MNAME The <domain-name> of the name server that was the

original or primary source of data for this zone.

RNAME A <domain-name> which specifies the mailbox of the

person responsible for this zone.

SERIAL          The unsigned 32 bit version number of the original copy
                of the zone.  Zone transfers preserve this value.  This
                value wraps and should be compared using sequence space

REFRESH A 32 bit time interval before the zone should be


RETRY A 32 bit time interval that should elapse before a

failed refresh should be retried.

EXPIRE          A 32 bit time value that specifies the upper limit on
                the time interval that can elapse before the zone is no
                longer authoritative.

MINIMUM The unsigned 32 bit minimum TTL field that should be

exported with any RR from this zone.

SOA records cause no additional section processing.

All times are in units of seconds.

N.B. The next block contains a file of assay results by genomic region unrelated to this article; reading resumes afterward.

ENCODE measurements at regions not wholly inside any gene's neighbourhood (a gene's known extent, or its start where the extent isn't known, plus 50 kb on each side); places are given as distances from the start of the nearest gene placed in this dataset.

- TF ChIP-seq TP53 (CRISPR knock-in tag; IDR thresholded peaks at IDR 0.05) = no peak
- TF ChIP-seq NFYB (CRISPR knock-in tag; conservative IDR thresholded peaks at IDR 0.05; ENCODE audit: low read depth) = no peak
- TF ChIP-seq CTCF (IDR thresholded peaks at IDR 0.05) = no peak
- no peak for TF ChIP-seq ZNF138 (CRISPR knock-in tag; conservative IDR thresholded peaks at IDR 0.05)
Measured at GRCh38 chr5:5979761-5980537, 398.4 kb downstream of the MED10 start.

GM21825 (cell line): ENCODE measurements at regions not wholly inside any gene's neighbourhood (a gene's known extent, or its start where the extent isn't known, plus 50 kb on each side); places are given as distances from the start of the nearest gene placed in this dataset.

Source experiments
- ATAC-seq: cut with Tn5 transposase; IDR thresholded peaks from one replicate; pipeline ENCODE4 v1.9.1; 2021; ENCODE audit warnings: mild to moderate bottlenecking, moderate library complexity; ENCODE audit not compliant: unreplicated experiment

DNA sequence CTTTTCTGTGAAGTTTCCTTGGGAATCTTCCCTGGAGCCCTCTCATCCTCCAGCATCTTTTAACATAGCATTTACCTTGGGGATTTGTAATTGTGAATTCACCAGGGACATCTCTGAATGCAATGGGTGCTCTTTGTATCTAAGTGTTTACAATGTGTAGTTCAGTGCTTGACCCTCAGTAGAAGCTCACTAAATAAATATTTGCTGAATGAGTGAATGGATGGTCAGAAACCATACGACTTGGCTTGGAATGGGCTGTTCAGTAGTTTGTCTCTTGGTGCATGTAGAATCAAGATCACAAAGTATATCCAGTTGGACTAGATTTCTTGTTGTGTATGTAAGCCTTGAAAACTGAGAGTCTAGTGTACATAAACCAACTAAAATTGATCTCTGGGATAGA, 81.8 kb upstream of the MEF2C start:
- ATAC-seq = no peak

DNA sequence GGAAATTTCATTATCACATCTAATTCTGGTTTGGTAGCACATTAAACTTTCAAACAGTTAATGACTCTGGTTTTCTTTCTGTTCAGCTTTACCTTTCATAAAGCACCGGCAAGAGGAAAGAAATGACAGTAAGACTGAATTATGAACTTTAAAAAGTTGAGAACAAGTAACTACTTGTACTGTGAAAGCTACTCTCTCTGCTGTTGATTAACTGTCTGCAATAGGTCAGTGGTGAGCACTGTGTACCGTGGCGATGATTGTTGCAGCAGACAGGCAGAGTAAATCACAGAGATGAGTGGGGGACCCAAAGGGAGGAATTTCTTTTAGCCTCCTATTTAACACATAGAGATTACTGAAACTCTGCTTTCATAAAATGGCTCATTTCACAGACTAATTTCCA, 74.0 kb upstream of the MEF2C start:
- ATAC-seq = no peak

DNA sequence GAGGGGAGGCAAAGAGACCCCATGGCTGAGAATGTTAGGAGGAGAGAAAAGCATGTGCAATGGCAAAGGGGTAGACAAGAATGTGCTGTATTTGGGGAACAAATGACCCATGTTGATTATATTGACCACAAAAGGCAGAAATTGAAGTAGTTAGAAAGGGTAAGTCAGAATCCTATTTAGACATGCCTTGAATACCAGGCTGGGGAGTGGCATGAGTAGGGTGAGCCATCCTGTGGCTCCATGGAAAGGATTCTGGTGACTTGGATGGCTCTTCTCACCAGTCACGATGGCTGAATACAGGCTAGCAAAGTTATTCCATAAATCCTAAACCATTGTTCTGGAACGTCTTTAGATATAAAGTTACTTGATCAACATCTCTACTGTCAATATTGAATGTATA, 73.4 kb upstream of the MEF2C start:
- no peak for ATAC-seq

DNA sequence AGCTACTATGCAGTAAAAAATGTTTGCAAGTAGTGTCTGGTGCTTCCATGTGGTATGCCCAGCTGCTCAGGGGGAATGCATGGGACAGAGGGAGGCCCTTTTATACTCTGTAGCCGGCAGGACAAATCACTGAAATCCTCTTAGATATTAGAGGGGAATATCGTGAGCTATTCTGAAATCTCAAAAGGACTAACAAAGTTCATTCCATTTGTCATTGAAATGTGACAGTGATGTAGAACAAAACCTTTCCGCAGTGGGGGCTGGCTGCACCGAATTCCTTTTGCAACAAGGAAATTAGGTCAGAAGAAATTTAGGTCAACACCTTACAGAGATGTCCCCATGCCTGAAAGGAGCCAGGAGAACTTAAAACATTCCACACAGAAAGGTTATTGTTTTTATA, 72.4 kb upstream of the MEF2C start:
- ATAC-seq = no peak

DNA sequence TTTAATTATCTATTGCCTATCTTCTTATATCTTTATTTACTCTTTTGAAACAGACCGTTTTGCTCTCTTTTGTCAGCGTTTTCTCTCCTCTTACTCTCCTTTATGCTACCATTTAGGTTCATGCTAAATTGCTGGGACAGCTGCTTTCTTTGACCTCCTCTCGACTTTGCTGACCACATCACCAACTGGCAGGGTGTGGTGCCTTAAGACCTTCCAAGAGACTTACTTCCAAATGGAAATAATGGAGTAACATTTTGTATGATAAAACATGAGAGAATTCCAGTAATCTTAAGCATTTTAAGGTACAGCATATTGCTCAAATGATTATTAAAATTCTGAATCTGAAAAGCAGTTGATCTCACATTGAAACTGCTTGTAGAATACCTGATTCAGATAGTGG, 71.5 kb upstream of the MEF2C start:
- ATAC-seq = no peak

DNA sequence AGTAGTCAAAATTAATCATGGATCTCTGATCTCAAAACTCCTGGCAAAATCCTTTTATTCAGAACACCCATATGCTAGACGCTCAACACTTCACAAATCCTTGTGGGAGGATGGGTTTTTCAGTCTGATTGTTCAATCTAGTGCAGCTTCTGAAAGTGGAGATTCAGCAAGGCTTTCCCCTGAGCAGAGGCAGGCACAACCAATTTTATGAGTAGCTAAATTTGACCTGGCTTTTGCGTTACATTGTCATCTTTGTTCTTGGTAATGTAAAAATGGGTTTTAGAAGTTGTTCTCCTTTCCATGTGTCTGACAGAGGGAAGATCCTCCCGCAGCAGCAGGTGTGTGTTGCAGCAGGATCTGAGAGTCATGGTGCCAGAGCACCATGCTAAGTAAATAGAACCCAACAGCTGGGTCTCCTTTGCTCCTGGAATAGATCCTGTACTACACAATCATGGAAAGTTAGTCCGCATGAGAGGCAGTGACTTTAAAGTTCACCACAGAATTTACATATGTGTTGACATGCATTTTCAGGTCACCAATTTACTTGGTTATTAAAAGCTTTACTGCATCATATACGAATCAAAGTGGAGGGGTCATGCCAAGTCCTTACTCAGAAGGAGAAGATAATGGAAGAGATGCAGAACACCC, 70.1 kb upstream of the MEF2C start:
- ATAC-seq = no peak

Most of these fields are pertinent only for name server maintenance operations. However, MINIMUM is used in all query operations that retrieve RRs from a zone. Whenever a RR is sent in a response to a query, the TTL field is set to the maximum of the TTL field from the RR and the MINIMUM field in the appropriate SOA. Thus MINIMUM is a lower bound on the TTL field for all RRs in a zone. Note that this use of MINIMUM should occur when the RRs are copied into the response and not when the zone is loaded from a master file or via a zone transfer. The reason for this provison is to allow future dynamic update facilities to change the SOA RR with known semantics.

3.3.14. TXT RDATA format

    /                   TXT-DATA                    /